Financial Daily from THE HINDU group of publications
Wednesday, Dec 22, 2004
Industry & Economy - Environment
Sewage treatment plants designed for houseboats
Thiruvananthapuram , Dec. 21
HELP is at hand for houseboat operators looking to manage the sewage produced onboard their boats.
The Thiruvananthapuram-based Transdot Pvt Ltd has introduced sewage treatment plants designed specially for houseboats.
Addressing a press conference here today, Mr M.R. Narayanan, Chairman and Managing Director, Transdot Pvt Ltd, said the company has developed two methods for dealing with the sewage produced by houseboats. Both options are eco-friendly and use a biological process to treat sewage, he explained.
The first option is a compact sewage treatment plant intended for houseboats that are still being built, he explained. This product can be customised to suit the requirements of the houseboat, depending on the number of bedrooms it has, he added.
These treatment plants can process between 1,000 and 1,800 litres of sewage a day and need 40 watts of power. The water obtained after the treatment process meets the standards stipulated by the Kerala State Pollution Control Board and can be discharged into the backwaters, Mr Narayanan explained.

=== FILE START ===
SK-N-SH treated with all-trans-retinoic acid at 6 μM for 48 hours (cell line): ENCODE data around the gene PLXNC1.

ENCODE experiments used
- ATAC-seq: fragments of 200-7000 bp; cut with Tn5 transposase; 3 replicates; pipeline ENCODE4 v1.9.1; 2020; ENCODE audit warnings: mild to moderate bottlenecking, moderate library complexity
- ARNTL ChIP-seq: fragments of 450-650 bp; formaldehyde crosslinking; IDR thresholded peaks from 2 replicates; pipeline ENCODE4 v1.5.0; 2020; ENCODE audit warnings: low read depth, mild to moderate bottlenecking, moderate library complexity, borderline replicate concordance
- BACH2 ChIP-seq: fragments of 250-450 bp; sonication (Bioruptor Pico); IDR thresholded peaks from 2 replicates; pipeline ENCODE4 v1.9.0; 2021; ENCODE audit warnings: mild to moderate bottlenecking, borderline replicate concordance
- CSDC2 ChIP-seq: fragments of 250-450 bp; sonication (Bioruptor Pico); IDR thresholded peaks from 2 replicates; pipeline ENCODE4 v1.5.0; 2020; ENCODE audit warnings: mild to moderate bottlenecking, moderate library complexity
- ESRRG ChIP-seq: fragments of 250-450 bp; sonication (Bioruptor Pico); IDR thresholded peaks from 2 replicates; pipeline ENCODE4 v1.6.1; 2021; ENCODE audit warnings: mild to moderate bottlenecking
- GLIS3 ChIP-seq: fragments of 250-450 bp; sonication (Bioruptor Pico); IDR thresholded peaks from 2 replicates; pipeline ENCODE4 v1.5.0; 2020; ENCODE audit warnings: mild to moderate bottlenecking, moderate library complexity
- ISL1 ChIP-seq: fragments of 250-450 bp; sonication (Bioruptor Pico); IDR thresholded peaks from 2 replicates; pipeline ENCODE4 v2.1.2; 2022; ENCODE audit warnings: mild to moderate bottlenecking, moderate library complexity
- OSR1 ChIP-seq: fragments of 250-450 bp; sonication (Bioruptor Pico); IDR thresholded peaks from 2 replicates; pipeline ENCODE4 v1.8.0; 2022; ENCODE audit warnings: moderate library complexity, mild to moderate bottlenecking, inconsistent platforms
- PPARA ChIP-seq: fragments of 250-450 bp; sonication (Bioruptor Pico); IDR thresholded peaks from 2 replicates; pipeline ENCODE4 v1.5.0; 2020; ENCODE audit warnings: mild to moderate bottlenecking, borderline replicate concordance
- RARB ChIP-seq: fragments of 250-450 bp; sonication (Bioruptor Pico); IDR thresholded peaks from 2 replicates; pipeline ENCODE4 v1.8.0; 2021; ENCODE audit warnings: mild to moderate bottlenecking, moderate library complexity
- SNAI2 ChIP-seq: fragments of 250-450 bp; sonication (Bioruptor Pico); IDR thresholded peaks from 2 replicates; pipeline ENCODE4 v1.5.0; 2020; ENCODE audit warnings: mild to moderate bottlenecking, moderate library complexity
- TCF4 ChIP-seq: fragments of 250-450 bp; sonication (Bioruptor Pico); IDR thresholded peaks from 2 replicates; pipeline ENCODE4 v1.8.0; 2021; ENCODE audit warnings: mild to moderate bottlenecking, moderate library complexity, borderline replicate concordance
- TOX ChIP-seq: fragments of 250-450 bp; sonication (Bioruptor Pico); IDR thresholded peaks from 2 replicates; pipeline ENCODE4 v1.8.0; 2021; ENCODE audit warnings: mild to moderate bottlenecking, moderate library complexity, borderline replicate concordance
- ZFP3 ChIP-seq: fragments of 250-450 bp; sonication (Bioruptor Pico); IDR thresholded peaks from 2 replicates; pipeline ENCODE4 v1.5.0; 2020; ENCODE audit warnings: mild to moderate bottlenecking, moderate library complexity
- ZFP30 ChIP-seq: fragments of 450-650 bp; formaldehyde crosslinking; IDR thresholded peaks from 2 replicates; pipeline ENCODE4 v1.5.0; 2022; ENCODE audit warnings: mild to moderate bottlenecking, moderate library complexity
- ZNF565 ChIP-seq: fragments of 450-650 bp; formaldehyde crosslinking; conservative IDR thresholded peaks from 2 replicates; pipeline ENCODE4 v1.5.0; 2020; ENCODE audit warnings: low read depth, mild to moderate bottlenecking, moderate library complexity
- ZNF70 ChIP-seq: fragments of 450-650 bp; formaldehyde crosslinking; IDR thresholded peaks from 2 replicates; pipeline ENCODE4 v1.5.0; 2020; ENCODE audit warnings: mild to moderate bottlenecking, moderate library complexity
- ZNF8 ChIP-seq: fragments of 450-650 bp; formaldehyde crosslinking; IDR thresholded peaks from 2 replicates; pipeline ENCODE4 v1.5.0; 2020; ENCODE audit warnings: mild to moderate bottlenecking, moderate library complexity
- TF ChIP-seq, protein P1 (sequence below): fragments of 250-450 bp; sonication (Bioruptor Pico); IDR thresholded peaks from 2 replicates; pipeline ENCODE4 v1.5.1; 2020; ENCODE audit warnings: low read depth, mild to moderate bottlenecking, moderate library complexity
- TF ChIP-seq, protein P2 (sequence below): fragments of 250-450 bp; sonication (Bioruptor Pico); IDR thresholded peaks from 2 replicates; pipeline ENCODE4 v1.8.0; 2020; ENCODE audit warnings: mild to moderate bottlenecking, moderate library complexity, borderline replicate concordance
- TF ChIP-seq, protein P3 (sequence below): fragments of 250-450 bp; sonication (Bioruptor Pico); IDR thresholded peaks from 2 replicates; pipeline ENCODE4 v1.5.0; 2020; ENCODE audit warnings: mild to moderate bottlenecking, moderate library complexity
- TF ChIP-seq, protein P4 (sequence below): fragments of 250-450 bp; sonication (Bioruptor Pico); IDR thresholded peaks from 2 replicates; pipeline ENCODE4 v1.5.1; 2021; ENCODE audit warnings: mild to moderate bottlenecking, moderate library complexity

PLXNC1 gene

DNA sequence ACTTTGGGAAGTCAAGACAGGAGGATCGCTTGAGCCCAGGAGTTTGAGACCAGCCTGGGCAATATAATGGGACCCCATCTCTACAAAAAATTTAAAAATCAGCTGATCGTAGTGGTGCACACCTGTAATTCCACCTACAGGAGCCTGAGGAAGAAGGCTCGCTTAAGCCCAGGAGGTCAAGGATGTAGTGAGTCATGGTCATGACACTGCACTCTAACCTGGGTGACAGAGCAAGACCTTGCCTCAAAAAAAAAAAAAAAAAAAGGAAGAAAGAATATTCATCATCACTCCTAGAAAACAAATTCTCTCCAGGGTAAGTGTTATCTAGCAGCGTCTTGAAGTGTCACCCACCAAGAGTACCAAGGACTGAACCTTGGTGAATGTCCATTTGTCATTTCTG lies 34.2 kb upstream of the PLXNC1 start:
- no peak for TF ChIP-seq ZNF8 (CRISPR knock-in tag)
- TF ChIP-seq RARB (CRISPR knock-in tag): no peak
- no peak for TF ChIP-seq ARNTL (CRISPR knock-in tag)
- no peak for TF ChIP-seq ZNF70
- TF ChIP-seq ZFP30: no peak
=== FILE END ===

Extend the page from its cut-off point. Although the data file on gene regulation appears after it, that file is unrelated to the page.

For existing houseboats, the company has developed a land-based sewage treatment system that uses a `pump out' method, he said.
In this case, a sewage collection tank will be installed onboard the houseboat and waste will be removed using a portable pump mounted on a trolley, he explained.
Using this system, sewage can be pumped into the collection tank of a sewage treatment plant located on land, he added.
Kerala Tourism is planning to set up sewage treatment plants at several locations along the backwaters in the Alappuzha-Kumarakom area, and houseboats can discharge their waste at these plants, Mr Narayanan said.
Transdot's `pump out' mechanism is designed to match the systems that are likely to be installed at Kerala Tourism's sewage treatment plants, he added. In fact, the company's endeavour is to introduce a standard system for treating sewage produced by houseboats, he declared.
The company, which also has an electronics division, is planning a foray into water purification using a solar-based technology developed in the Netherlands.
Its sewage treatment division has installed treatment plants at hotels, resorts, hospitals and other large building complexes in Kerala, Tamil Nadu, the Maldives and Sri Lanka.
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